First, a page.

Last week, BTU Analytics examined the expected effects of offshore wind buildout on natural gas-fired power plants in New England. While offshore wind projects have been in the spotlight, another quieter trend is playing out across the region and has been accelerating over the last several years, and that is small-scale solar development. Today’s Energy Market Insight will take a closer look at how this growing resource may also impact gas-fired generation.
New England isn’t exactly known for its blistering summers or ample sunshine. In fact, average solar irradiance across the ISO New England (ISO-NE) footprint is more comparable to that of the northern reaches of Minnesota or North Dakota than the sun-drenched acreage of Southern California, Arizona, New Mexico, and West Texas. This lack of solar resource is reflected by the degree of interest, or lack thereof, by utility-scale solar developers in the region. To date, not a single operational solar project in ISO-NE exceeds 100 MW, and only six solar projects are in service that exceed 20 MW across the entire six-state region. Despite only middling interest by large-scale developers, a different kind of solar development has been quietly occurring.
Behind the meter (“BTM”) solar typically represents micro-scale projects, which are the kind of rooftop solar projects one would expect to see in their own backyard, on the roof of a neighborhood school, or on a local shopping center. As of December 2021, ISO-NE estimated that over 240,000 such projects were in existence across the ISO. While individually small, these resources have steadily grown in capacity in the aggregate and, in the summer months, now generate nearly 3 GW of power during the intraday solar peak.
Notably, due to their small size and distributed nature, most BTM solar isn’t telemetered in real-time (hence the “behind the meter” designation). As a result, the way BTM solar affects the intraday load curve differs from most other resources connected to the grid. Instead of separately reporting BTM generation against system load, this generation is deducted from load as reported. Contributions by BTM solar are, therefore, hidden in typical supply and demand reporting by balancing authorities.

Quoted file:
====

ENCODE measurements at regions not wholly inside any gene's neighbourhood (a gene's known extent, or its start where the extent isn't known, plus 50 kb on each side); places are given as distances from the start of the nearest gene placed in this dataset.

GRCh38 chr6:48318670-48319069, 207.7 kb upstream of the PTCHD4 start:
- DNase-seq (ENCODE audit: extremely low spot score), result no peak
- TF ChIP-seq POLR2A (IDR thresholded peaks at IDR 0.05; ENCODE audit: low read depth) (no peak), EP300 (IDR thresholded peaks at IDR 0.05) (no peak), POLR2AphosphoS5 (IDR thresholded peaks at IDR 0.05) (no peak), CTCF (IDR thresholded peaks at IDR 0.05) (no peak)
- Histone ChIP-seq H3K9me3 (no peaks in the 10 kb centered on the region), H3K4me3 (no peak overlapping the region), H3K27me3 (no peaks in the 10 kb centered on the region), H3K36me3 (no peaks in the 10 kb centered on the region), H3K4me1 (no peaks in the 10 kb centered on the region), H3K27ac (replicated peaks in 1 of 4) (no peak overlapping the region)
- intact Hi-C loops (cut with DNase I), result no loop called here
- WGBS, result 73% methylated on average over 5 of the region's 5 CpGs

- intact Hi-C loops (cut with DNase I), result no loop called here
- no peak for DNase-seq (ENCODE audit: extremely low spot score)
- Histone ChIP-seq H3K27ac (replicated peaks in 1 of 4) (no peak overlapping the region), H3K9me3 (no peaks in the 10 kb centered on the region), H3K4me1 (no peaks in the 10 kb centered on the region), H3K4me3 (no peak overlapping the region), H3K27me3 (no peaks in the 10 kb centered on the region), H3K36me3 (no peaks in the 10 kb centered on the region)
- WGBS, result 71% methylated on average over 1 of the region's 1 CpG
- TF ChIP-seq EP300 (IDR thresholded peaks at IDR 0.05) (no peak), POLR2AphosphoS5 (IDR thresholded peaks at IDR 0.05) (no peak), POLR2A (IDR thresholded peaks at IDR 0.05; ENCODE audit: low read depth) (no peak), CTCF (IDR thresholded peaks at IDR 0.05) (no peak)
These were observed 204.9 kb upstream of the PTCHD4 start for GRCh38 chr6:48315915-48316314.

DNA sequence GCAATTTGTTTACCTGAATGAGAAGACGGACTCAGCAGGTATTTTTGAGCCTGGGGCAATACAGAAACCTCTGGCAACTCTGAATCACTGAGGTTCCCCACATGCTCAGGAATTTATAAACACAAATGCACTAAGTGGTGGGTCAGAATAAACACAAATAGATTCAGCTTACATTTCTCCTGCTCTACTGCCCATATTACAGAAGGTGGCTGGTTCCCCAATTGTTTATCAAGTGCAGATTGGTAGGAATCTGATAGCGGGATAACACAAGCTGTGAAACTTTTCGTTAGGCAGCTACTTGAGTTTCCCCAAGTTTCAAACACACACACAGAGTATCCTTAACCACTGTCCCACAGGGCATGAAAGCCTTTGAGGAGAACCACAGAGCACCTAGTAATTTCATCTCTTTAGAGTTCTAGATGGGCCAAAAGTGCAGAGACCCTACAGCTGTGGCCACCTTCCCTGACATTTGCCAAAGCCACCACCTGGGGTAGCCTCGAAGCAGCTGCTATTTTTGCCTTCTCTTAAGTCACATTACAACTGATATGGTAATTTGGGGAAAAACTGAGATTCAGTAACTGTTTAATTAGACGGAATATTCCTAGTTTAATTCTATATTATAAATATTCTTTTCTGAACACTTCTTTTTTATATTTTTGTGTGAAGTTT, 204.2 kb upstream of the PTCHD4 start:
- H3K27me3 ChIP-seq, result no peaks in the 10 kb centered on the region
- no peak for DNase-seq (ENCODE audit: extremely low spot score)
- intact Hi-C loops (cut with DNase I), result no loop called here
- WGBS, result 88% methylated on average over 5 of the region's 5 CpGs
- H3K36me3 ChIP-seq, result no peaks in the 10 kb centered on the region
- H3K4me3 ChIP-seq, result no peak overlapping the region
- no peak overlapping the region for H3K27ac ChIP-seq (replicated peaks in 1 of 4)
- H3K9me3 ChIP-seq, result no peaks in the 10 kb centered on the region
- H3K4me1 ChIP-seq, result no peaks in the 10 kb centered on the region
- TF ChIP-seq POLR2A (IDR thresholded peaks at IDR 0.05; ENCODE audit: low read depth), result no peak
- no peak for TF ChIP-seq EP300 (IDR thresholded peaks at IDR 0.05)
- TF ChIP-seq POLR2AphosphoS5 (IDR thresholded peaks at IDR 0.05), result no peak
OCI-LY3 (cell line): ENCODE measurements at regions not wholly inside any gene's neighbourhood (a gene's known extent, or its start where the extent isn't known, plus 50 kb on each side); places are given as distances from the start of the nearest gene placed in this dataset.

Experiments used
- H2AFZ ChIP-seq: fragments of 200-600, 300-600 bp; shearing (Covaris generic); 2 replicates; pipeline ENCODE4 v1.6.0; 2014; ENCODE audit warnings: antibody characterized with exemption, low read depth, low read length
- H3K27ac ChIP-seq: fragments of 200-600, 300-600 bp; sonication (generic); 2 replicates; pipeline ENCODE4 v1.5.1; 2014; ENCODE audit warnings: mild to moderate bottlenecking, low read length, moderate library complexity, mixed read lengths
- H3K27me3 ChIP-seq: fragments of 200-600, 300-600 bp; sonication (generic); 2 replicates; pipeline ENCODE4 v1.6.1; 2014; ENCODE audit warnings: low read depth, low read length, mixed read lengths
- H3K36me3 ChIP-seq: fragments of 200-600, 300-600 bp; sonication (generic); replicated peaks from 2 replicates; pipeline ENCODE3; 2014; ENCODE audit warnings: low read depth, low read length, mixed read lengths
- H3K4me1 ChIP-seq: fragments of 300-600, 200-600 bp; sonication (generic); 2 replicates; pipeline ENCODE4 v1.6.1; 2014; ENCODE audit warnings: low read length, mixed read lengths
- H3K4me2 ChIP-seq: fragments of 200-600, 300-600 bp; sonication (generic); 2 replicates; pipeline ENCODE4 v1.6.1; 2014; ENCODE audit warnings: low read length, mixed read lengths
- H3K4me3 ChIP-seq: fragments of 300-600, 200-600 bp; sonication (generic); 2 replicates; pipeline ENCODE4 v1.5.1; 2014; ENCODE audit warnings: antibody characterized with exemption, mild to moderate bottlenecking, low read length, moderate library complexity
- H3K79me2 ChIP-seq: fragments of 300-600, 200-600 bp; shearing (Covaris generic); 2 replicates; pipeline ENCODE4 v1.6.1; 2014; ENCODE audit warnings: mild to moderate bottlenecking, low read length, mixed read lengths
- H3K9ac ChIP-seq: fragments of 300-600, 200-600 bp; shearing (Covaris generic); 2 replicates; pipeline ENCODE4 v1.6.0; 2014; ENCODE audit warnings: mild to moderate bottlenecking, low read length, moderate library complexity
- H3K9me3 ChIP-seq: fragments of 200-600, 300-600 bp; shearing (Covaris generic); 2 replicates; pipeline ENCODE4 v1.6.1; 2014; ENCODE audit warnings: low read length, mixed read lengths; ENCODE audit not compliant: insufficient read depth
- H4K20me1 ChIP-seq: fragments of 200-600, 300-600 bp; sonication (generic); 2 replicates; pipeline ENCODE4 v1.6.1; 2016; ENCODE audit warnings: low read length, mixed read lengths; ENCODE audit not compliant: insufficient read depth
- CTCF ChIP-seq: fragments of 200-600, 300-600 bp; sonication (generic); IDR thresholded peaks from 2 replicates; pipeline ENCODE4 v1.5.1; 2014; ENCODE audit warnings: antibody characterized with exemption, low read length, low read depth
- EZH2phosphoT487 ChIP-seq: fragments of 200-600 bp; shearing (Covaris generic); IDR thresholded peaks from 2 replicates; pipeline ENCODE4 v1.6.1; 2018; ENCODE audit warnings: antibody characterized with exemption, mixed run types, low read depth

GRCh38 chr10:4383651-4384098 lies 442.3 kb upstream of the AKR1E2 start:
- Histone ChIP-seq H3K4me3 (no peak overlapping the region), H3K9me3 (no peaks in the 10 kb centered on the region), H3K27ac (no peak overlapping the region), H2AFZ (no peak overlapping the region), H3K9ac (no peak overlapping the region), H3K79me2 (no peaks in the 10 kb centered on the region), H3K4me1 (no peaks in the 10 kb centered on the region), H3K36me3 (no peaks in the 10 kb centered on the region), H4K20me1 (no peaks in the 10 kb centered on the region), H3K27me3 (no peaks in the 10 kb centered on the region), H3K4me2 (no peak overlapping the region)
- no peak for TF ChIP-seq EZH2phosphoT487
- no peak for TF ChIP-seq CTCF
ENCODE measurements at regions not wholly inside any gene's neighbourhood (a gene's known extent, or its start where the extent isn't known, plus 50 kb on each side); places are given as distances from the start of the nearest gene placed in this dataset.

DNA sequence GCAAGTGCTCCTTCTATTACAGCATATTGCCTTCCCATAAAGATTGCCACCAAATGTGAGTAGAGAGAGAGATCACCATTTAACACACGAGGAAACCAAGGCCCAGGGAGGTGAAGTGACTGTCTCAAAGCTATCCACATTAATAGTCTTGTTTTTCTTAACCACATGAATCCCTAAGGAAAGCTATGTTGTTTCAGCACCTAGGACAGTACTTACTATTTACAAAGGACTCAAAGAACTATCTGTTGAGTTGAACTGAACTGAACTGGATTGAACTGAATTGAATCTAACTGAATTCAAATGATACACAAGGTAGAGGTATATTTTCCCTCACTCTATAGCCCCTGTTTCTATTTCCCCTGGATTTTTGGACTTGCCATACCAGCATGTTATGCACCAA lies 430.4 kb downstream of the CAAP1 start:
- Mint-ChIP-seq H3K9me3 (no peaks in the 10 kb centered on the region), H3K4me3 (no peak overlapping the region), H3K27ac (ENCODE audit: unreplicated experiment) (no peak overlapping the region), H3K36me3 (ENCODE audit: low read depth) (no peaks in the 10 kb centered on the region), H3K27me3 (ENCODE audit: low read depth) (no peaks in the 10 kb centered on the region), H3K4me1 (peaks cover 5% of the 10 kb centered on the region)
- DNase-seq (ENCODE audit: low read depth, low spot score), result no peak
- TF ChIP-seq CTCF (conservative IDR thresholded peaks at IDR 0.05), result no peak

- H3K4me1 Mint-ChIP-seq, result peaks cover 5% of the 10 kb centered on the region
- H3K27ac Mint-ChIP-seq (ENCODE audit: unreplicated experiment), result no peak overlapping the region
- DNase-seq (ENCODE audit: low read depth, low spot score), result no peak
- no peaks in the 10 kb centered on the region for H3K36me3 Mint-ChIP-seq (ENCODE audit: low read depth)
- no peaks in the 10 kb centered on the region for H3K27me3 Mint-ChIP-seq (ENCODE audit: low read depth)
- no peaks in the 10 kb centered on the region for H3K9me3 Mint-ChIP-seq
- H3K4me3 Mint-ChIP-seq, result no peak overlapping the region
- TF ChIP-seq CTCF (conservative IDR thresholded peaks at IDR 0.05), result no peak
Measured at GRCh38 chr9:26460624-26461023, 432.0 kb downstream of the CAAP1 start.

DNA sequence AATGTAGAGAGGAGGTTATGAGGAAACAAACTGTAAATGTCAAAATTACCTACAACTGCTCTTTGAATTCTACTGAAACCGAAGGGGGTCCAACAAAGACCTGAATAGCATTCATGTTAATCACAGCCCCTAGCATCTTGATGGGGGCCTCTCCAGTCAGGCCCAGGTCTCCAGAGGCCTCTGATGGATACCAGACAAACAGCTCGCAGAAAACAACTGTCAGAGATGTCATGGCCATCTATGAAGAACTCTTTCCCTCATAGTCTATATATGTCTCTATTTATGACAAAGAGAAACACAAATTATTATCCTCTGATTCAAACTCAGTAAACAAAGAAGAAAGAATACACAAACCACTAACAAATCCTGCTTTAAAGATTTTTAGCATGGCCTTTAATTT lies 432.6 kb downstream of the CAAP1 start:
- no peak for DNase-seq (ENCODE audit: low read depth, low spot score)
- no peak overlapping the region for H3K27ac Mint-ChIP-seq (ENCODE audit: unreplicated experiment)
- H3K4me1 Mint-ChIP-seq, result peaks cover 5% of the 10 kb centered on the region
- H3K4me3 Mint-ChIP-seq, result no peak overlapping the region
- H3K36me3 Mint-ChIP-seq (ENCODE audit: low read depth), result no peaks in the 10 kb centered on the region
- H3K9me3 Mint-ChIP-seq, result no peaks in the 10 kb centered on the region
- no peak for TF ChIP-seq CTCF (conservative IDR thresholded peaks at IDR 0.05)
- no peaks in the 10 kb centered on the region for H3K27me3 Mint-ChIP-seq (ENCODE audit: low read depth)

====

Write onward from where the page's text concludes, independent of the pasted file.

BTU Analytics has previously written about the emergence of the duck curve in various US power markets; while not as extreme as some other markets in the US, such a curve has been hiding behind the meter in New England. By separating BTM generation from load, the readjusted load curve represents the actual load across the grid rather than net load met by metered generation sources.
During the day in ISO-NE, solar generation appears to suppress both net imports and gas-fired generation. However, the rapid surge of solar power onto the grid during a bright, sunny day dissipates as quickly as it arrives, which is typically right as grid conditions are tightening. When solar generation falls off in the evening, dispatchable generation (like gas) must rapidly ramp up as load reaches its daily peak. As solar buildout continues, this effect is expected to become more significant, meaning either a larger or a faster ramp up in dispatchable generation will be required, or both. Natural gas-fired power plants capable of quickly answering the call in either of these dimensions may be more likely to sustain their economic viability.
Expanding beyond BTM solar for a moment to include utility-scale solar, ISO-NE forecasts the deployment of all solar resources within their control area. Assuming these solar forecasts play out as expected, how might this additional capacity buildout contribute to the displacement of natural gas-fired generation in the future? Let’s revisit a version of the gas displacement scenario chart from last week to layer on these potential effects.
As observed in BTU Analytics’ previous look at offshore wind, average capacity factors for renewables often vary seasonally. Wind generation tends to peak during the early spring then fall off into the late summer, and solar reaches its highest output in the bright summer months before output markedly declines at the onset of winter. As renewable generation serves a larger share of load, there are simply fewer megawatt-hours needed by grid operators to close the supply/demand gap, which results in a lower call on dispatchable generation. The complementary dynamics between wind and solar buildout could further pressure gas-fired plants that were counting on strong seasonal sales to bolster their economic viability.
Power generation and load dynamics continue to evolve in concert with local and regional factors. The emergence of a duck curve in ISO-NE is one unexpected consequence of an often-overlooked source of generation in New England that, like offshore wind, will have significant effects on existing thermal power plants across the region.